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Am J Med. 2015 Sep;128(9):994-1000. doi: 10.1016/j.amjmed.2015.03.023. Epub 2015 Apr 8.

Increased Mortality Rates During Resident Handoff Periods and the Effect of ACGME Duty Hour Regulations.

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Department of Internal Medicine, Bellevue Hospital Center, New York University School of Medicine, New York. Electronic address:
Department of Emergency Medicine, New York University School of Medicine, New York.
Division of Biostatistics, Department of Population Health, New York University School of Medicine, New York.
Division of Pulmonary, Critical Care and Sleep Medicine, Bellevue Hospital Center, New York University School of Medicine, New York.



Medical errors occur following handoff-related miscommunication. Data regarding the effect on patient-centered outcomes, specifically mortality, are lacking. Our objective was to investigate handoff-related mortality and the effect of duty-hour regulations.


Retrospective cohort study of adult medical patients at a public, university-affiliated hospital from 2010 to 2012. Patients were divided into 2 cohorts: handoff group (discharged within 7 days following a change in resident physician team) vs control group (discharged the 3 weeks of each 4-week rotation before resident service change). The primary outcome was unadjusted and adjusted hospital mortality rate. As a secondary prespecified analysis, we examined the effect of 2011 Accreditation Council for Graduate Medical Education (ACGME) duty-hour changes.


Among 23,736 patients, unadjusted hospital mortality during the handoff group was higher than the control group (2.68% vs 2.08%, respectively; P = .007; odds ratio [OR] 1.30; 95% confidence interval [CI], 1.08-1.57). Following adjustment, this association remained statistically significant (adjusted OR 1.34; P = .003; 95% CI, 1.10-1.62). Similarly, pre-duty-hour unadjusted hospital mortality was higher in the handoff group vs control group (2.87% vs 2.01%, respectively; P = .006; OR 1.44; 95% CI, 1.11-1.86), which remained statistically significant following adjustment (adjusted OR 1.50; P = .002; 95% CI, 1.16-1.95). However, this association lost statistical significance following duty-hour revision with respect to both unadjusted (2.48% vs 2.15%, respectively; P = .30; OR 1.16; 95% CI, 0.88-1.53) and adjusted mortality (OR 1.18; P = .26; 95% CI, 0.89-1.56).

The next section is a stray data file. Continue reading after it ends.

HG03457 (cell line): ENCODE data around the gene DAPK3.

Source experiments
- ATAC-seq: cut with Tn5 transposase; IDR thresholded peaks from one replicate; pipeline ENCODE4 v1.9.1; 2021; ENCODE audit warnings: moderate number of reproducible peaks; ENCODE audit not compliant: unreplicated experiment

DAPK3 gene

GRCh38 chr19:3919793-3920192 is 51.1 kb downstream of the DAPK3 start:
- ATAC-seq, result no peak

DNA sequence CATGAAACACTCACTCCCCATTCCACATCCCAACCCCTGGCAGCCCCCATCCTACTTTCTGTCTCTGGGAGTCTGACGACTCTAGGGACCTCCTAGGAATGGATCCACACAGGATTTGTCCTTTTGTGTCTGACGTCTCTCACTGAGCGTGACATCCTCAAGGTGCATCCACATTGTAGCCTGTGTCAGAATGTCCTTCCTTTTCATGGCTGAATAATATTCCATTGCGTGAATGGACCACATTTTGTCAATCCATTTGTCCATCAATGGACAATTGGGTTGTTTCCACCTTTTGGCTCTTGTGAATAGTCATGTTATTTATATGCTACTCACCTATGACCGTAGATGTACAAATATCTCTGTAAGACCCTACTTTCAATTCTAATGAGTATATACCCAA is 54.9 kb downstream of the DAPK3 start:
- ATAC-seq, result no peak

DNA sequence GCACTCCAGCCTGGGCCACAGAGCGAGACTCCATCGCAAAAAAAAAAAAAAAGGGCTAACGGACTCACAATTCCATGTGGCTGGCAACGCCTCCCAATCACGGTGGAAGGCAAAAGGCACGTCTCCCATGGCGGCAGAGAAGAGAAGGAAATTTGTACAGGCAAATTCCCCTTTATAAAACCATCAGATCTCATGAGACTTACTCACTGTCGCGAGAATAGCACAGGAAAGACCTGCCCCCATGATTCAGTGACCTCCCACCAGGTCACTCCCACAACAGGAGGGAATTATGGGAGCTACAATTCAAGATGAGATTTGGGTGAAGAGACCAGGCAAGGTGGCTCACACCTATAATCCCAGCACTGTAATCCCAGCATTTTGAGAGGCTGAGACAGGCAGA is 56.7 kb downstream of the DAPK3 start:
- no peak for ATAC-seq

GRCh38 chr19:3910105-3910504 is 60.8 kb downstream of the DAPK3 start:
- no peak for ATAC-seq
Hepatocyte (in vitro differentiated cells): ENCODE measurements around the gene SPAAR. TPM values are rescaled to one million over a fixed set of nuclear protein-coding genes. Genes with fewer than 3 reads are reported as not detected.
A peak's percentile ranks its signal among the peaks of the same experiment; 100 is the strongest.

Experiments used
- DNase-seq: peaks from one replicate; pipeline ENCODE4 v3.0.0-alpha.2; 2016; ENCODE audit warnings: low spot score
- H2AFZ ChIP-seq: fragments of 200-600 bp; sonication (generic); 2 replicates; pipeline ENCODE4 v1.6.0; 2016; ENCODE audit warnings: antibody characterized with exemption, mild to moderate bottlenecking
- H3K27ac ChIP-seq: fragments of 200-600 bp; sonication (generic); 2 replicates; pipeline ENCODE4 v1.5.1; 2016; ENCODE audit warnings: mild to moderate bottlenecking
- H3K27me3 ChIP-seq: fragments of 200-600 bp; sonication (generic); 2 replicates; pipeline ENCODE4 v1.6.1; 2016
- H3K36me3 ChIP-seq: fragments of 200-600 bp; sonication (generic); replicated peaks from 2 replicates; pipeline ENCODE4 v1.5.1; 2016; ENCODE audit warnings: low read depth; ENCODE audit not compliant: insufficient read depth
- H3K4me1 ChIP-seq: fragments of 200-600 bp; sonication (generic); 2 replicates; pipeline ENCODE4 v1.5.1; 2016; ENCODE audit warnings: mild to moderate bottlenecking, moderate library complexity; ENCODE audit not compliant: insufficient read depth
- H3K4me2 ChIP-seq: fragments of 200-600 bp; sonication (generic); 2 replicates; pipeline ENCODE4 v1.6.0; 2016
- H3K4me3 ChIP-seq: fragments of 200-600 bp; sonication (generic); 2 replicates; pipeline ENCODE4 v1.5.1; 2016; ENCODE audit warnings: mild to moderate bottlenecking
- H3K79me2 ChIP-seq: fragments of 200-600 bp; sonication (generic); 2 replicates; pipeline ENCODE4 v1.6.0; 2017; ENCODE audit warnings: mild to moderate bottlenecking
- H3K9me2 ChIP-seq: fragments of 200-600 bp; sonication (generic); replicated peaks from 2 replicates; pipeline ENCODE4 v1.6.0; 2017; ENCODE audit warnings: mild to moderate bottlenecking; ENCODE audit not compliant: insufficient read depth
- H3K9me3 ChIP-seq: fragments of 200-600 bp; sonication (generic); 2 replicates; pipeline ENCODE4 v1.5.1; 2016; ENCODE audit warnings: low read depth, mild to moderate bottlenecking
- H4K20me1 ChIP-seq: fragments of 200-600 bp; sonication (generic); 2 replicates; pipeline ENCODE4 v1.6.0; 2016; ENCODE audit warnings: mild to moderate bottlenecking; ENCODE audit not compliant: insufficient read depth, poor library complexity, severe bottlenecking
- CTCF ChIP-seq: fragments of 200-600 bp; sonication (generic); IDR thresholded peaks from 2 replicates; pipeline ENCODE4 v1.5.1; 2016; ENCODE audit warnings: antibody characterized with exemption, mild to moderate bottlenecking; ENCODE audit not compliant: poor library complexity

Resident transition in care was significantly associated with an increase in unadjusted and adjusted hospital mortality. Although improved by 2011 ACGME duty-hour amendments, a trend toward higher mortality remained following resident handoff.


Duty hours; Handoff; Handover; Mortality; Resident duty-hour reform; Transitions of care

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